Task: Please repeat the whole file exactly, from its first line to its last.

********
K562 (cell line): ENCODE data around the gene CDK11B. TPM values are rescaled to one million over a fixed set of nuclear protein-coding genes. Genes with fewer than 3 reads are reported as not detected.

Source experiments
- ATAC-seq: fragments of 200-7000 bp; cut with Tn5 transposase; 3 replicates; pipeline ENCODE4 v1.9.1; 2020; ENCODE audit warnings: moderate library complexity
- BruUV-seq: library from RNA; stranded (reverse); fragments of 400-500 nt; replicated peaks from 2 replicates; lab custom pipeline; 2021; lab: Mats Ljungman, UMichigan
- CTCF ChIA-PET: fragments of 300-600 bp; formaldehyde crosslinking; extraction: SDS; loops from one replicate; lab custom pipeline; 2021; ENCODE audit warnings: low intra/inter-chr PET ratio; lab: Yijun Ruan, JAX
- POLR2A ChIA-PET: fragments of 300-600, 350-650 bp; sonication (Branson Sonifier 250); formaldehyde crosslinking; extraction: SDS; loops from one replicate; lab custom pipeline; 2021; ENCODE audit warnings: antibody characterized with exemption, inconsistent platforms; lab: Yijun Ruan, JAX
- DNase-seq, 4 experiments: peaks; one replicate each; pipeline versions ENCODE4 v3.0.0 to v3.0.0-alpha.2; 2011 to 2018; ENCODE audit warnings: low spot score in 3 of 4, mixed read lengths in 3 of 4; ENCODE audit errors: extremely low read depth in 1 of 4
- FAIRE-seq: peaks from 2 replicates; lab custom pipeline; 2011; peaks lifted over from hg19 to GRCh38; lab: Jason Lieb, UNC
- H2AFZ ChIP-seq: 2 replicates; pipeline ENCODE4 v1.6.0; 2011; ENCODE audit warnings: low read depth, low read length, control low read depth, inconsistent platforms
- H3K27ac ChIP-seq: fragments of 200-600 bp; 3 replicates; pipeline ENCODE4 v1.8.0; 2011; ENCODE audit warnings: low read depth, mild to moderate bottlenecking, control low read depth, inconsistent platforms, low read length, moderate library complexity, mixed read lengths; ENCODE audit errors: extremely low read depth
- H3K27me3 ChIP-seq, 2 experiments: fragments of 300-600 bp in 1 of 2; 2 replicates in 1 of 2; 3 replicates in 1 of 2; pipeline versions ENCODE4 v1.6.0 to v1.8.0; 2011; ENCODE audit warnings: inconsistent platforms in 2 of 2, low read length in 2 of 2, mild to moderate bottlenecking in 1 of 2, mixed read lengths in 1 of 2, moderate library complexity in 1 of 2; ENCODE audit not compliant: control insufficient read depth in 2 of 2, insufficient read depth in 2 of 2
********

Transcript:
K562 (cell line): ENCODE data around the gene CDK11B. TPM values are rescaled to one million over a fixed set of nuclear protein-coding genes. Genes with fewer than 3 reads are reported as not detected.

Source experiments
- ATAC-seq: fragments of 200-7000 bp; cut with Tn5 transposase; 3 replicates; pipeline ENCODE4 v1.9.1; 2020; ENCODE audit warnings: moderate library complexity
- BruUV-seq: library from RNA; stranded (reverse); fragments of 400-500 nt; replicated peaks from 2 replicates; lab custom pipeline; 2021; lab: Mats Ljungman, UMichigan
- CTCF ChIA-PET: fragments of 300-600 bp; formaldehyde crosslinking; extraction: SDS; loops from one replicate; lab custom pipeline; 2021; ENCODE audit warnings: low intra/inter-chr PET ratio; lab: Yijun Ruan, JAX
- POLR2A ChIA-PET: fragments of 300-600, 350-650 bp; sonication (Branson Sonifier 250); formaldehyde crosslinking; extraction: SDS; loops from one replicate; lab custom pipeline; 2021; ENCODE audit warnings: antibody characterized with exemption, inconsistent platforms; lab: Yijun Ruan, JAX
- DNase-seq, 4 experiments: peaks; one replicate each; pipeline versions ENCODE4 v3.0.0 to v3.0.0-alpha.2; 2011 to 2018; ENCODE audit warnings: low spot score in 3 of 4, mixed read lengths in 3 of 4; ENCODE audit errors: extremely low read depth in 1 of 4
- FAIRE-seq: peaks from 2 replicates; lab custom pipeline; 2011; peaks lifted over from hg19 to GRCh38; lab: Jason Lieb, UNC
- H2AFZ ChIP-seq: 2 replicates; pipeline ENCODE4 v1.6.0; 2011; ENCODE audit warnings: low read depth, low read length, control low read depth, inconsistent platforms
- H3K27ac ChIP-seq: fragments of 200-600 bp; 3 replicates; pipeline ENCODE4 v1.8.0; 2011; ENCODE audit warnings: low read depth, mild to moderate bottlenecking, control low read depth, inconsistent platforms, low read length, moderate library complexity, mixed read lengths; ENCODE audit errors: extremely low read depth
- H3K27me3 ChIP-seq, 2 experiments: fragments of 300-600 bp in 1 of 2; 2 replicates in 1 of 2; 3 replicates in 1 of 2; pipeline versions ENCODE4 v1.6.0 to v1.8.0; 2011; ENCODE audit warnings: inconsistent platforms in 2 of 2, low read length in 2 of 2, mild to moderate bottlenecking in 1 of 2, mixed read lengths in 1 of 2, moderate library complexity in 1 of 2; ENCODE audit not compliant: control insufficient read depth in 2 of 2, insufficient read depth in 2 of 2